“They can really hit,” Drabinski said.

In relief, Chris Smith ’15 also struggled, allowing four runs in 2.2 innings. After Smith was pulled, Jake Spezial ’17 posted a similarly ugly line in his college debut, giving up six runs on seven hits and three walks in three innings. To his credit, Spezial looked strong through three, having allowed just one run on four hits while striking out three batters. But he allowed the first four hitters of the eighth inning to reach base before intentionally walking the fifth and leaving the game.

On offense, Tim McKeithan ’16 accounted for half of Bruno’s six hits, going 3-for-4 with a double and a run scored.

Two days later, the Bears came ready to play, topping the Tribe in a 16-15 slugfest, thanks largely to an eight-run eighth inning.

As the final scoreboard indicated, the pitchers had a difficult time once again. Dave St. Lawrence ’15 gave up five runs on 11 hits in 4.2 innings, and Taylor Wright ’15 yielded seven more on ten hits in just 1.2 innings. Nathan Mann ’15 locked the Tribe down comparatively, ceding two runs on three hits in 2.2 innings.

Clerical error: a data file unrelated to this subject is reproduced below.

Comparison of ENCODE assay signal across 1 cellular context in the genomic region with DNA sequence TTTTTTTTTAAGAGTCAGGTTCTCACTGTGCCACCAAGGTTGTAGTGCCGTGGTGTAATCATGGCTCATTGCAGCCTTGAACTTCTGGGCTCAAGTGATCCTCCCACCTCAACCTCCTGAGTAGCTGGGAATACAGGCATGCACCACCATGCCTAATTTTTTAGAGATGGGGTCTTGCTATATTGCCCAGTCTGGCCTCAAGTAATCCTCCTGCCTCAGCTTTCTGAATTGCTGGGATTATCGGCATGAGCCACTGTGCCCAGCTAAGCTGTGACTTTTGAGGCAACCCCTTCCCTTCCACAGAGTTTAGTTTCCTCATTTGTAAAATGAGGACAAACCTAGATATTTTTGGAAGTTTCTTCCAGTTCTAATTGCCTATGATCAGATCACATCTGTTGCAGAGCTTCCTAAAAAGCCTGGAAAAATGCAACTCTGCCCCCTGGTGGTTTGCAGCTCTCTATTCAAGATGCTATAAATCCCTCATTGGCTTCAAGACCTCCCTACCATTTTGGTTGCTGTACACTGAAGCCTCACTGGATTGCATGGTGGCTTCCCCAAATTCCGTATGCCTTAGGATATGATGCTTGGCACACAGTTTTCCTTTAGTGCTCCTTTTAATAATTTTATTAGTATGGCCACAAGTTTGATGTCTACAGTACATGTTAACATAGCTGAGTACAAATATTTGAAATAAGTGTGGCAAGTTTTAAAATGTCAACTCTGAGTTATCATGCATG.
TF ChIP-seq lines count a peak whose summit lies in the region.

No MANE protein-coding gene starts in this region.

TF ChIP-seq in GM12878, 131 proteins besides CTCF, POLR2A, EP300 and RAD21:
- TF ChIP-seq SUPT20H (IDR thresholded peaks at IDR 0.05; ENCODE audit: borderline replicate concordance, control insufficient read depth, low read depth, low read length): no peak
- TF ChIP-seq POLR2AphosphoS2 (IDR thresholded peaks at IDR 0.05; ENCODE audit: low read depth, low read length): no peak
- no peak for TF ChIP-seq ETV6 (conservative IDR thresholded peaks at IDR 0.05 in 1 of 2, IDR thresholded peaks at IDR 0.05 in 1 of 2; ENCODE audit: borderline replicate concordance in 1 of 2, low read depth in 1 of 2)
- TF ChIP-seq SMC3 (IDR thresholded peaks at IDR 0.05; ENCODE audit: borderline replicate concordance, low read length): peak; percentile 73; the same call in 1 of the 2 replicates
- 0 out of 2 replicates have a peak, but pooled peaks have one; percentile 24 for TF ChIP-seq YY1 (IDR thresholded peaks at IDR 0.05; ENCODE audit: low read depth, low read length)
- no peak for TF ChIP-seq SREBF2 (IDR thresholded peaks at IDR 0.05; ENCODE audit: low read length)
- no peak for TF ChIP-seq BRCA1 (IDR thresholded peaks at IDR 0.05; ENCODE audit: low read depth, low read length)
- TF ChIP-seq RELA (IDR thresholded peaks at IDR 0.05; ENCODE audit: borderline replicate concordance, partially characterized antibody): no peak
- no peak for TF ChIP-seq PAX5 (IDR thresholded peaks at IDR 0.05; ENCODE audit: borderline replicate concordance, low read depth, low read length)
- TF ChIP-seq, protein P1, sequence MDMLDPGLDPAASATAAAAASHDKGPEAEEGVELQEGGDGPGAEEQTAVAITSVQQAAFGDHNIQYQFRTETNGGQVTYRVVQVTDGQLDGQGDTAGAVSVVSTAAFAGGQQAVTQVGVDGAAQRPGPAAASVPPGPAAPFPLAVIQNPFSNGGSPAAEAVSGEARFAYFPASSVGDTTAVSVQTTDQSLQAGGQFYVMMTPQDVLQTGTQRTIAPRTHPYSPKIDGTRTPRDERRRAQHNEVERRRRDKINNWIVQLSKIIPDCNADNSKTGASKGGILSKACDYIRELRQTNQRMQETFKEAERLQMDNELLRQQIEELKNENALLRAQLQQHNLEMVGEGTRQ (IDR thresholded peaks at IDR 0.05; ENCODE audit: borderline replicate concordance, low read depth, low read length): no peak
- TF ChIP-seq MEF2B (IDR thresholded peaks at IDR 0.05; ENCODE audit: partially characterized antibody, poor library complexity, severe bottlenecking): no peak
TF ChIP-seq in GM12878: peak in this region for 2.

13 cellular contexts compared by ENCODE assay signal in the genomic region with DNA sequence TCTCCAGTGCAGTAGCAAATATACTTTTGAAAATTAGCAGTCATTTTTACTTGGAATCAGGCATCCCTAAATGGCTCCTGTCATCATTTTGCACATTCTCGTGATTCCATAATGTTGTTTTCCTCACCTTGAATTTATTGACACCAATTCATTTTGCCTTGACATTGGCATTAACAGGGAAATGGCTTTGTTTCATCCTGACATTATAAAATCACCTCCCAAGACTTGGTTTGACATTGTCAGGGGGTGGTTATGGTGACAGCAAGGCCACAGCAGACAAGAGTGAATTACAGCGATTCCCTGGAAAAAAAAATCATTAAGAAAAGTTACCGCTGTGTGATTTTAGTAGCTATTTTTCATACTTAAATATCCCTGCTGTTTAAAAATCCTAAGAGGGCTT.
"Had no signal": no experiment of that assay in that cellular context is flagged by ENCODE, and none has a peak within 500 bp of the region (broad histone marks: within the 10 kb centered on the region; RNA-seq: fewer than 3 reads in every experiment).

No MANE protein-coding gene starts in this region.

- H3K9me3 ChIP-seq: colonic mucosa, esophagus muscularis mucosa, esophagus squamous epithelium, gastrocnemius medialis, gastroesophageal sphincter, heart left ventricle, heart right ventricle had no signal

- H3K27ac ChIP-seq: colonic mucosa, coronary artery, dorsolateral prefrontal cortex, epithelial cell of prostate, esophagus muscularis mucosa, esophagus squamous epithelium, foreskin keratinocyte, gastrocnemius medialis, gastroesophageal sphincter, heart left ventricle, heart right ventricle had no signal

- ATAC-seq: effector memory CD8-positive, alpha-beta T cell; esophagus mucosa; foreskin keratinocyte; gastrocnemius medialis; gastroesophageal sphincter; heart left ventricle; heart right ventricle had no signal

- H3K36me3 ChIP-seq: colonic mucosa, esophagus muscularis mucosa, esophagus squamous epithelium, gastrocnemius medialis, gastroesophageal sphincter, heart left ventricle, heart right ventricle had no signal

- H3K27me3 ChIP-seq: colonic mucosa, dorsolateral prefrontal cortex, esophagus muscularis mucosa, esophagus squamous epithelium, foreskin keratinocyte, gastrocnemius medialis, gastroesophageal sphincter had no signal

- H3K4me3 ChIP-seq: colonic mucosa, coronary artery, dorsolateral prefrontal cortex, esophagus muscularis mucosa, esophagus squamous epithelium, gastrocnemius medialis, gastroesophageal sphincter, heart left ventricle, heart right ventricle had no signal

It may have been a bad day for the Bears on the mound, but the bats managed to back the pitchers up. Franco led the way, going 4-for-6 with three RBIs, while Massey and Marcal each pitched in three hits and three RBIs as well.

The Bears trailed 13-8 entering the eighth inning, but put on a show to take a 16-13 lead. Franco had two hits in the frame, including a three-run triple. Massey, Marcal and Sredojevic each had RBIs off of the Tribe’s Joseph Gaouette. William and Mary made it close in the home half of the eighth, but Bruno held on for the impressive win.

Drabinski was thrilled with the game, saying, “I’m real proud of our guys, the way we came back.”